Depending on where you live, the legal market ranges from toasty to sizzling. The economy seems to be holding steady and the “next generation of technologies” is the driving force behind continued innovation, investment and growth. Coupled with a robust public company market and increased executive appreciation for lawyers, the demand for lawyers is high.
But the candidate supply is not keeping pace.
The shortage of great (and sometimes even good) candidates has tipped the leverage scale in favor of job seekers. As a result, titles are inflating and compensation rising. Candidates are also enjoying a smorgasbord of opportunities from which to choose and are fielding multiple offers. They are also rejecting more of them. This dynamic has created one of the most competitive markets for talent the profession has experienced in many moons.
Consequently, employers have little margin for error in the hiring process if they want to succeed in landing the very best candidates. Candidates are coming on…and off the market quickly. So for employers, time is of the essence in a competitive market. It has become clear that speed is a factor in recruiting success. So those who have been 1 or 2 clicks too slow in their interview processes are losing out to their jack rabbit competitors. Risk-conscience legal candidates will more often than not, opt for a bird-in-the-hand – even if there may be more suitable options around the corner. So the first employer to cross the finish line has a material advantage in the current hiring market.
A recommendation that hiring managers “move fast”, is too simplistic and far easier said than done. People are crazy busy and managing the process takes time and meticulous organization. Meetings, emails, tasks and important deliverables monopolize the work day. Work and vacation travel are also challenges for a team trying to make time for a hiring process. And then of course, we all have responsibilities in our personal lives after the whistle blows at work.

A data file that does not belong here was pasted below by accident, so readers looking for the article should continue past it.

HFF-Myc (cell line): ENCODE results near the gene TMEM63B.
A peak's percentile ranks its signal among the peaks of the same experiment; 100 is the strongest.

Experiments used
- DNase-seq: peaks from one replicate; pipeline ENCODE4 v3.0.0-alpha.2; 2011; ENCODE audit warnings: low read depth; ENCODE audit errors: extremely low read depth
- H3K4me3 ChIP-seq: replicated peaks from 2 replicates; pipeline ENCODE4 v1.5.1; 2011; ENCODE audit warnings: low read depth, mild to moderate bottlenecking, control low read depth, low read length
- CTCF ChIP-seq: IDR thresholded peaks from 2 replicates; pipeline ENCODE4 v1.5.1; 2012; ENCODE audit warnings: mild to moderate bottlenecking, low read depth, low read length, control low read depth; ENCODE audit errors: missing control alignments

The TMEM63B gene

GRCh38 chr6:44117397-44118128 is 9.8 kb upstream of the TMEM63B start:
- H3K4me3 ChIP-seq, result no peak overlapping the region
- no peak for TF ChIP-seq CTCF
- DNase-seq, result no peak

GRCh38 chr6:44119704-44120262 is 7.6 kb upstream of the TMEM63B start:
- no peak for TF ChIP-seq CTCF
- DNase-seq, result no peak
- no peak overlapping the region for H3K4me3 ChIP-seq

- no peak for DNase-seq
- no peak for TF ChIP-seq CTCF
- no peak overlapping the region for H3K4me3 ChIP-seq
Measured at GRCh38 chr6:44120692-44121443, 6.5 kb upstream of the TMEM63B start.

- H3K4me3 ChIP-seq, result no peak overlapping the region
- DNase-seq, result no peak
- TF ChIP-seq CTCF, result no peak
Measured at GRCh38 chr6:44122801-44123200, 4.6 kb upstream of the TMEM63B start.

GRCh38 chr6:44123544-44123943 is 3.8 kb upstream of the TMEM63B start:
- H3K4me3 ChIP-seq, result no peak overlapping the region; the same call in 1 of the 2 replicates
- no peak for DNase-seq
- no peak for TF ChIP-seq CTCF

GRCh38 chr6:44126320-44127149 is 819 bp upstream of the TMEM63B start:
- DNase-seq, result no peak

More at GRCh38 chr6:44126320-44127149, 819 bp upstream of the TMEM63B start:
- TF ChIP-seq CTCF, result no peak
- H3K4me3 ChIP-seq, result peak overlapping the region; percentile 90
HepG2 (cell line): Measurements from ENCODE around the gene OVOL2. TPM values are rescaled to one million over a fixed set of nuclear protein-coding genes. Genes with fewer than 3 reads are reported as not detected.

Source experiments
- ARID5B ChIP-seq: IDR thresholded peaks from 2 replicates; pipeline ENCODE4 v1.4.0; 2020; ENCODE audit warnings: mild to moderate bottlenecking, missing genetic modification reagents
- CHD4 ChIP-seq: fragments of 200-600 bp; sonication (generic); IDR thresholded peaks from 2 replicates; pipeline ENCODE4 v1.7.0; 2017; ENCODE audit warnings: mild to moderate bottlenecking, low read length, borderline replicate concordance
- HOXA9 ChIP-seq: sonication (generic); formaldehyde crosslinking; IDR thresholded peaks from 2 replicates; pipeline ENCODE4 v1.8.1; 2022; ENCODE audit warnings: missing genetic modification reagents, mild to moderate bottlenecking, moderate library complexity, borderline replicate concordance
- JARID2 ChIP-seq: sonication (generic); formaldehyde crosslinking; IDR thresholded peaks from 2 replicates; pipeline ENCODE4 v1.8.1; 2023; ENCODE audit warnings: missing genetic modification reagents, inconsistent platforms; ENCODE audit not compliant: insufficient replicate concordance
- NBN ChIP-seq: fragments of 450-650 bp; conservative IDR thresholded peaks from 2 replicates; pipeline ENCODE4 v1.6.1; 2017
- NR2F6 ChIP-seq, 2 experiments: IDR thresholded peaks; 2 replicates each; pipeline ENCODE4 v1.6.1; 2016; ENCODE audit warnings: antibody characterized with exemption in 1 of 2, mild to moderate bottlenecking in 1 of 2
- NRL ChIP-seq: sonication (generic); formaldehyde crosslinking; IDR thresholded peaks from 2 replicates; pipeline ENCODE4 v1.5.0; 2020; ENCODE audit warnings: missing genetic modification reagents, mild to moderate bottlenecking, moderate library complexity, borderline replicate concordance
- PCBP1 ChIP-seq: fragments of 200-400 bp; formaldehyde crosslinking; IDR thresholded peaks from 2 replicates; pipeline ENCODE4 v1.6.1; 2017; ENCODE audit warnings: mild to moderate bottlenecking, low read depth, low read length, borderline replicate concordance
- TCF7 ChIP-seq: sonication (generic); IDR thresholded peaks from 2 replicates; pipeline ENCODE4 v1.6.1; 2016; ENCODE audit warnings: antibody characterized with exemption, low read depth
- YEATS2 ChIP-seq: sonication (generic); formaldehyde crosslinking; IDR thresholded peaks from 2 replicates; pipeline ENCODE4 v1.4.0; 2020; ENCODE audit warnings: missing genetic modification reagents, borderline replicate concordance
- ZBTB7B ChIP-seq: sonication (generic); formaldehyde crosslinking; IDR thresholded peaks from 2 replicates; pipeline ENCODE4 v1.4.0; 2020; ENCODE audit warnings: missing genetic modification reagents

Despite these challenges, there are strategies that can help employers facilitate a quicker start to finish and create a leg or two up when competing for talent. Below is a suggested strategy to get you there:
1. Pick Your QB
Once you have decided that you are going to add a new member to the team, the very next step is to pick your QB. This will be the person managing the hiring process and running the plays along the way. For many companies, this Captain is hiring manager, for others, it’s an HR partner. As you assess, take inventory of bandwidth and which person would be the most effective leader for this project. Then choose. After a decision has been made, meet with your HR counterparts to discuss the path forward.
2. Pick Your Interview Team
Regardless of who is quarterbacking the process, the hiring manager should choose the interview team along with a slate of alternatives in the event one or more main interviewers are out of pocket. Once you have your roster, notify each individual and enlist their assistance.
3. Crystalize Your Process
You can’t run a quick and thorough process without a clear vision. Determine how your process will look every step of the way. How many interview rounds will there be? Who will participate in each round? Who will be the backups in each round? What is the timeline? How much time should be allocated for each meeting? Who will coordinate interviews? Who will follow up with candidates afterward? Who will gather feedback and what is the process for gathering it quickly? How many candidates do you want to pull into the final round? Who will deliver the offer? How soon and by whom will it be delivered? These are but a few questions and answers to determine before you start your search.